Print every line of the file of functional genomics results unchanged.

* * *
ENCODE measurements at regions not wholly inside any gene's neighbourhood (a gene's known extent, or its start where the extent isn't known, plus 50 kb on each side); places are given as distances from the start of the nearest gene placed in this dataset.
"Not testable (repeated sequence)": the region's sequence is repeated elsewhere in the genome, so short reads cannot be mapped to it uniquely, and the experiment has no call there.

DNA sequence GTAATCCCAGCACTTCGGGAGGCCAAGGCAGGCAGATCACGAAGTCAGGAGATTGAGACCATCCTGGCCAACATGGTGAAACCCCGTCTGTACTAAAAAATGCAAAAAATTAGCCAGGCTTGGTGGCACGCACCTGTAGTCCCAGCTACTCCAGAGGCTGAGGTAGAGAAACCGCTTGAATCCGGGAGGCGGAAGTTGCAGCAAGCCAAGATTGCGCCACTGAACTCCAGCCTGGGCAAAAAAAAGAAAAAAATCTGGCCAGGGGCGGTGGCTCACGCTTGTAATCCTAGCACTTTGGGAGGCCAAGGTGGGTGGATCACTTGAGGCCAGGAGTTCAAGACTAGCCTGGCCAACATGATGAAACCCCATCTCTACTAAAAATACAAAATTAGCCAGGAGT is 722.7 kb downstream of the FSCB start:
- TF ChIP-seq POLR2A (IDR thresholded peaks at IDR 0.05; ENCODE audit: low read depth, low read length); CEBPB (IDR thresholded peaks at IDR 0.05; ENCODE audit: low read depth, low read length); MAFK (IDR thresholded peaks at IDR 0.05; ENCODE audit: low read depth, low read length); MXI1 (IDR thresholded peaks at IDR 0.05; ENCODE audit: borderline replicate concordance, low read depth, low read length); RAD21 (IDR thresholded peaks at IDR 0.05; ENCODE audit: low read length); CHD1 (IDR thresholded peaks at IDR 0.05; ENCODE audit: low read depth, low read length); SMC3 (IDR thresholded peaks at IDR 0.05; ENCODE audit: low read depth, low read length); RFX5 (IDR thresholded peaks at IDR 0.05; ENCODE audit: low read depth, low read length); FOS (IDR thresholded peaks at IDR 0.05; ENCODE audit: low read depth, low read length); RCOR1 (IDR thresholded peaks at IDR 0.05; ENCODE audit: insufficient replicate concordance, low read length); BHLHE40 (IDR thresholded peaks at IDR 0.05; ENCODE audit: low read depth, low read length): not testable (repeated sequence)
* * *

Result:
ENCODE measurements at regions not wholly inside any gene's neighbourhood (a gene's known extent, or its start where the extent isn't known, plus 50 kb on each side); places are given as distances from the start of the nearest gene placed in this dataset.
"Not testable (repeated sequence)": the region's sequence is repeated elsewhere in the genome, so short reads cannot be mapped to it uniquely, and the experiment has no call there.

DNA sequence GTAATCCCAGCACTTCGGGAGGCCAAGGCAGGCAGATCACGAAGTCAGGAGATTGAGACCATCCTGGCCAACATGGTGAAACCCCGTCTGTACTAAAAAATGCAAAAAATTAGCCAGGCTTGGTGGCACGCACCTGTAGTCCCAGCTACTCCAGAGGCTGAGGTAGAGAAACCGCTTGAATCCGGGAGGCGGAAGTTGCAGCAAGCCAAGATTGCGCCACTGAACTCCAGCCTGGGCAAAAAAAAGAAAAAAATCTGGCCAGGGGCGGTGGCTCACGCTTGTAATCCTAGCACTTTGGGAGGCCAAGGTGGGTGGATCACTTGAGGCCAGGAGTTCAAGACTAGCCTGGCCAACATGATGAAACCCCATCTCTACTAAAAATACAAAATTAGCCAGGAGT is 722.7 kb downstream of the FSCB start:
- TF ChIP-seq POLR2A (IDR thresholded peaks at IDR 0.05; ENCODE audit: low read depth, low read length); CEBPB (IDR thresholded peaks at IDR 0.05; ENCODE audit: low read depth, low read length); MAFK (IDR thresholded peaks at IDR 0.05; ENCODE audit: low read depth, low read length); MXI1 (IDR thresholded peaks at IDR 0.05; ENCODE audit: borderline replicate concordance, low read depth, low read length); RAD21 (IDR thresholded peaks at IDR 0.05; ENCODE audit: low read length); CHD1 (IDR thresholded peaks at IDR 0.05; ENCODE audit: low read depth, low read length); SMC3 (IDR thresholded peaks at IDR 0.05; ENCODE audit: low read depth, low read length); RFX5 (IDR thresholded peaks at IDR 0.05; ENCODE audit: low read depth, low read length); FOS (IDR thresholded peaks at IDR 0.05; ENCODE audit: low read depth, low read length); RCOR1 (IDR thresholded peaks at IDR 0.05; ENCODE audit: insufficient replicate concordance, low read length); BHLHE40 (IDR thresholded peaks at IDR 0.05; ENCODE audit: low read depth, low read length): not testable (repeated sequence)